How did this happen? Behind Heineken Light's 'lighter is better' ad mistake

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Credit: Heineken

Heineken Light began running its "sometimes lighter is better" campaign in Europe as far back as last summer without any noticeable backlash, as evidenced by an installment posted on Heineken Ireland's YouTube page in June. But it only took a few days for the campaign to spark complaints when it began running in the U.S. this month, forcing the brewer's U.S. division to pull the ads this week.

The campaign by Publicis came under intense scrutiny after Chance the Rapper on Sunday slammed it as "terribly racist" in a tweet to his more than 7 million followers. Heineken quickly apologized and spokespeople later confirmed that the ads had been pulled. The prompt action could limit damage to the brand, which has a reputation as having a strong affinity from African American drinkers. But the larger lesson might be the inherent danger when brands try to import work into the U.S. from abroad.

"What sometimes is acceptable in Europe isn't acceptable in the U.S. and I think that a lot of time the failure comes in not really evaluating the impact that it is going to have in a particular region," says Ahmad Islam, CEO of Ten35, an agency that specializes in reaching multicultural, millennial and GenZ consumers.

A Heineken USA spokesman did not respond to a question about the campaign's path to the U.S., or which Publicis office created it. In a statement Monday, the marketer said, "while we feel the ad is referencing our Heineken Light beer—we missed the mark, are taking the feedback to heart and will use this to influence future campaigns."

One of the ads that ran on TV in the U.S. shows a bartender sliding a Heineken Light down a bar to a woman who appears dissatisfied with her glass of wine. The beer passes several dark-skinned bargoers, including a man playing a guitar, before reaching the woman, who has lighter skin than some of the other patrons. It first ran on U.S. TV on March 12, according to iSpot, and showed up in programming including NBA basketball, ESPN's "SportsCenter" and "The Late Show With Stephen Colbert" on CBS.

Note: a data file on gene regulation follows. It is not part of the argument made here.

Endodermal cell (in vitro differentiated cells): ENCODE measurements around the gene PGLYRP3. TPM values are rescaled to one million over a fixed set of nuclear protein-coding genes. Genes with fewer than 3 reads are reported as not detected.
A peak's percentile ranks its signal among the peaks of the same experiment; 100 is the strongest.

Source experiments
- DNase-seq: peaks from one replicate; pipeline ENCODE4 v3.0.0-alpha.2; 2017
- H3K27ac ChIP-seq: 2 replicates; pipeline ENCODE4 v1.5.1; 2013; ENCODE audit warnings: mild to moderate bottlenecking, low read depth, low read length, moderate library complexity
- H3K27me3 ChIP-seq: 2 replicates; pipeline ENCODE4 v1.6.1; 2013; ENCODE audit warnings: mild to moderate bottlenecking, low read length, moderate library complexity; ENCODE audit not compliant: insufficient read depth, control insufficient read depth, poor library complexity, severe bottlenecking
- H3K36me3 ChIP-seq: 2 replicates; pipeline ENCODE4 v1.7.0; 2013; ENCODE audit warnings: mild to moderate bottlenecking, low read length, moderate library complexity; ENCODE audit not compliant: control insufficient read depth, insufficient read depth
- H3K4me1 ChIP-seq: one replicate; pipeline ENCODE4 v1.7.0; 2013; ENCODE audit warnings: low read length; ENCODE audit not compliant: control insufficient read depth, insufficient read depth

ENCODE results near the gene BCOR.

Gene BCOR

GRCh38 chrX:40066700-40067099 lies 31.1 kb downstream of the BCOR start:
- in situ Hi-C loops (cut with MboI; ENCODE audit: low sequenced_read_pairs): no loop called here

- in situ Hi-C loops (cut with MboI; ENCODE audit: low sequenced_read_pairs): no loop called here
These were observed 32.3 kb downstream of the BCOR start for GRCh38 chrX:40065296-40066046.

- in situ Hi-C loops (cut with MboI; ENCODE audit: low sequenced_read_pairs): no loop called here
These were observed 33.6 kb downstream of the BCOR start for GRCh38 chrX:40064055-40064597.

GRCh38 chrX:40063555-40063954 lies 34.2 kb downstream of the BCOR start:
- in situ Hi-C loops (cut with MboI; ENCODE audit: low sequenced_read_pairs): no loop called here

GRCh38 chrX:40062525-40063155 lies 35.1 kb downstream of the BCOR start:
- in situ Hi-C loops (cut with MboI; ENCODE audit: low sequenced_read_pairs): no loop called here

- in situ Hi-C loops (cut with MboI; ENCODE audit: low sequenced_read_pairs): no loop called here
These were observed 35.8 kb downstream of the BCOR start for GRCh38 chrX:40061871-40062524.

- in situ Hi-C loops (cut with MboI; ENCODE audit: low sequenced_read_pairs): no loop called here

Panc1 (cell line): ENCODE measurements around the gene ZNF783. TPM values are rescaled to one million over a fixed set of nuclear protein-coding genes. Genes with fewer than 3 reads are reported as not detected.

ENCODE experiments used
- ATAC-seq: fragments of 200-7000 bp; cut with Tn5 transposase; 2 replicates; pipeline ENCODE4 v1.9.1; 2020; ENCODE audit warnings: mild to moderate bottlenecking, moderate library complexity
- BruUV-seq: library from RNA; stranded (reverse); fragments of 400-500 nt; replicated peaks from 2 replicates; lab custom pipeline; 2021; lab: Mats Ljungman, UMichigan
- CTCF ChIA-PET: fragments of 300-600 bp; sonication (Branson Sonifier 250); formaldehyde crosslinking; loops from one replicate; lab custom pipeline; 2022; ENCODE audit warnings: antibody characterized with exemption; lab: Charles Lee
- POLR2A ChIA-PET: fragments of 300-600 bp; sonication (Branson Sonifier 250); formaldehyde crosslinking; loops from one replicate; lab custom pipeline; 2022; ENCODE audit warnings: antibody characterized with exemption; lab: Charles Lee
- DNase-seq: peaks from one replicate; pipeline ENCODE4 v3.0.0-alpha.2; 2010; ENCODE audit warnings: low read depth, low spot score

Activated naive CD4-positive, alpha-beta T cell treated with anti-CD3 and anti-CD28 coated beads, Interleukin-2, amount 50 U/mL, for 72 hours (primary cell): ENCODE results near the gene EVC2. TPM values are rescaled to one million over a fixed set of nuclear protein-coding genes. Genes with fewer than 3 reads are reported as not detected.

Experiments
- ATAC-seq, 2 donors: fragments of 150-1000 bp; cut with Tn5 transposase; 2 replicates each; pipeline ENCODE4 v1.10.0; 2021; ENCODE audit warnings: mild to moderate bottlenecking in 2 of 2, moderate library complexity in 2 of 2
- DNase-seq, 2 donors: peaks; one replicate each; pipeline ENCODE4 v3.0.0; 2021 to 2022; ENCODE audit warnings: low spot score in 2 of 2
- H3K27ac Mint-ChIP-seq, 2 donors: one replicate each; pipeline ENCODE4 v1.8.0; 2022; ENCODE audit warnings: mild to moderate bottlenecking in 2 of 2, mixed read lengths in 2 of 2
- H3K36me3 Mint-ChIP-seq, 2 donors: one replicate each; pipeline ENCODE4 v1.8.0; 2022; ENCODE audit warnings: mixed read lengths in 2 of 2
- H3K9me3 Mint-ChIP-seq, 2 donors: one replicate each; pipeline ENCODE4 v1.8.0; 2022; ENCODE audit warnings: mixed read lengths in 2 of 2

"There's not much question that this could very easily be viewed as offensive, depending on someone's lens to the world," says Islam, whose previous agency experience includes working on MillerCoors brands. "You have to be cognizant of not just what your intent is, but you have to be cognizant of people's mindset and the state of the world we are living in right now, and the context in which stuff is being consumed."

"We are in a hyper-sensitive racial environment right now," he says.

Chance the Rapper tweeted about the ad while accusing some companies of "purposely putting out noticably racist ads so they can get more views." (To be sure, the Heineken Light ad has drawn widespread media coverage, ranging from USA Today to BBC, but much of the attention was sparked by his tweet.) His charge drew a range of reaction from followers:

The version of the campaign posted on the brand's Ireland YouTube page includes a scene similar to the U.S. ad. It uses the same bartender, but with a few different twists. The beer ends up with a white man who is socializing with a black woman. (The ad was still live as of Tuesday afternoon, while the U.S. ads have been pulled from Heineken USA's YouTube page.)

The incident is only the latest example of brand teams failing to recognize potential racial sensitivities that seem obvious, especially after ads reach wider audiences and are shared on social media.

The most high-profile example, of course, is Pepsi's widely mocked Kendall Jenner-joins-a-protest spot from a year ago that was criticized for co-opting movements such as Black Lives Matter for commercial gain. Late last year, Dove said it regretted a body wash ad showing a black woman taking off her shirt to reveal a white woman underneath. In January, H&M apologized for an online ad depicting a black child in a sweatshirt with text reading "Coolest Monkey in the Jungle." In February, Ram trucks ran into trouble for a Super Bowl ad that used a Martin Luther King Jr. speech to sell trucks.

The mistakes come as the marketing industry struggles to make gains on racial diversity among top personnel. Only 13 percent of top marketing executives such as CMOs are people of color, according to a report released today by the Association of National Advertisers, which collected data from 747 member companies. Only 3 percent of the top jobs are held by African Americans, according to the report.

"You have decision makers that are largely white and may not have that perspective or that understanding of culture," Islam says. In those cases, it falls on lower-level employees to speak up when noticing something that is amiss. But often, "there is no one in the room or when they are in the room they basically get run over by consensus."

The bottom line: Marketers must create an open environment where feedback can come from anywhere. And when evaluating campaigns, executives must take into account not just how the ads will be received by their core consumer targets—which is the traditional method—but by people of all races and backgrounds. Because you are only one tweet away from danger.

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